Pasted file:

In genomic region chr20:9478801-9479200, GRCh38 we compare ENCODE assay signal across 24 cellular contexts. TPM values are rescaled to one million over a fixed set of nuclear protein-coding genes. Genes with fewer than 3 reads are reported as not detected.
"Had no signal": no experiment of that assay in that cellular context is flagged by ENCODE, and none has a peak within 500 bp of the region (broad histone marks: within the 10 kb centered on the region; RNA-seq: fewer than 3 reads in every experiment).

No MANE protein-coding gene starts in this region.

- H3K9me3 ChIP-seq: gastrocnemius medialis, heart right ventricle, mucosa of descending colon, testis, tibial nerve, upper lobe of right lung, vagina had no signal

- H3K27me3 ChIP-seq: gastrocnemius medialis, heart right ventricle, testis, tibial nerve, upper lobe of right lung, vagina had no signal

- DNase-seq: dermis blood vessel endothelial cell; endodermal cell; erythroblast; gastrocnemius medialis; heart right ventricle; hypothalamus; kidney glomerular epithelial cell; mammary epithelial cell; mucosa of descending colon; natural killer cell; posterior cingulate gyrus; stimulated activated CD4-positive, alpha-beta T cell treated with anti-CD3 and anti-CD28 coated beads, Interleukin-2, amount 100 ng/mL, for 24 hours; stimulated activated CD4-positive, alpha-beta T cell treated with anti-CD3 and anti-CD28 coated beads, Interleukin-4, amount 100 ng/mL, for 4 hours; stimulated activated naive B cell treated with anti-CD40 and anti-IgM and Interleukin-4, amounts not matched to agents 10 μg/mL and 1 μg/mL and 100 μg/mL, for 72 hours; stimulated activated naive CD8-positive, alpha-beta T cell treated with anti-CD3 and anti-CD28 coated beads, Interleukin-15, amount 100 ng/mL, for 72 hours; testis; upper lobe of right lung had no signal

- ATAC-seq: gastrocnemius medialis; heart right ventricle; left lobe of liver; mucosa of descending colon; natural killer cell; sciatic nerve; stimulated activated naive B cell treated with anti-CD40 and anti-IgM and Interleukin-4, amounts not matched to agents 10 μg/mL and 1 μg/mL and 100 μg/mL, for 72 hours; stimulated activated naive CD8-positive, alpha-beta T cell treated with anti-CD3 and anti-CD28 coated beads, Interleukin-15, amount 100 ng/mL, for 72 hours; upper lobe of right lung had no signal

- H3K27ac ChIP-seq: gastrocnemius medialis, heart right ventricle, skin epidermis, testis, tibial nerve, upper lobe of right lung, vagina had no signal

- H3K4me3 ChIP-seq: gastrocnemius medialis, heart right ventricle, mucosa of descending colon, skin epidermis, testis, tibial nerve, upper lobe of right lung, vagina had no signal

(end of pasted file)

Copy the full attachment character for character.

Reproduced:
In genomic region chr20:9478801-9479200, GRCh38 we compare ENCODE assay signal across 24 cellular contexts. TPM values are rescaled to one million over a fixed set of nuclear protein-coding genes. Genes with fewer than 3 reads are reported as not detected.
"Had no signal": no experiment of that assay in that cellular context is flagged by ENCODE, and none has a peak within 500 bp of the region (broad histone marks: within the 10 kb centered on the region; RNA-seq: fewer than 3 reads in every experiment).

No MANE protein-coding gene starts in this region.

- H3K9me3 ChIP-seq: gastrocnemius medialis, heart right ventricle, mucosa of descending colon, testis, tibial nerve, upper lobe of right lung, vagina had no signal

- H3K27me3 ChIP-seq: gastrocnemius medialis, heart right ventricle, testis, tibial nerve, upper lobe of right lung, vagina had no signal

- DNase-seq: dermis blood vessel endothelial cell; endodermal cell; erythroblast; gastrocnemius medialis; heart right ventricle; hypothalamus; kidney glomerular epithelial cell; mammary epithelial cell; mucosa of descending colon; natural killer cell; posterior cingulate gyrus; stimulated activated CD4-positive, alpha-beta T cell treated with anti-CD3 and anti-CD28 coated beads, Interleukin-2, amount 100 ng/mL, for 24 hours; stimulated activated CD4-positive, alpha-beta T cell treated with anti-CD3 and anti-CD28 coated beads, Interleukin-4, amount 100 ng/mL, for 4 hours; stimulated activated naive B cell treated with anti-CD40 and anti-IgM and Interleukin-4, amounts not matched to agents 10 μg/mL and 1 μg/mL and 100 μg/mL, for 72 hours; stimulated activated naive CD8-positive, alpha-beta T cell treated with anti-CD3 and anti-CD28 coated beads, Interleukin-15, amount 100 ng/mL, for 72 hours; testis; upper lobe of right lung had no signal

- ATAC-seq: gastrocnemius medialis; heart right ventricle; left lobe of liver; mucosa of descending colon; natural killer cell; sciatic nerve; stimulated activated naive B cell treated with anti-CD40 and anti-IgM and Interleukin-4, amounts not matched to agents 10 μg/mL and 1 μg/mL and 100 μg/mL, for 72 hours; stimulated activated naive CD8-positive, alpha-beta T cell treated with anti-CD3 and anti-CD28 coated beads, Interleukin-15, amount 100 ng/mL, for 72 hours; upper lobe of right lung had no signal

- H3K27ac ChIP-seq: gastrocnemius medialis, heart right ventricle, skin epidermis, testis, tibial nerve, upper lobe of right lung, vagina had no signal

- H3K4me3 ChIP-seq: gastrocnemius medialis, heart right ventricle, mucosa of descending colon, skin epidermis, testis, tibial nerve, upper lobe of right lung, vagina had no signal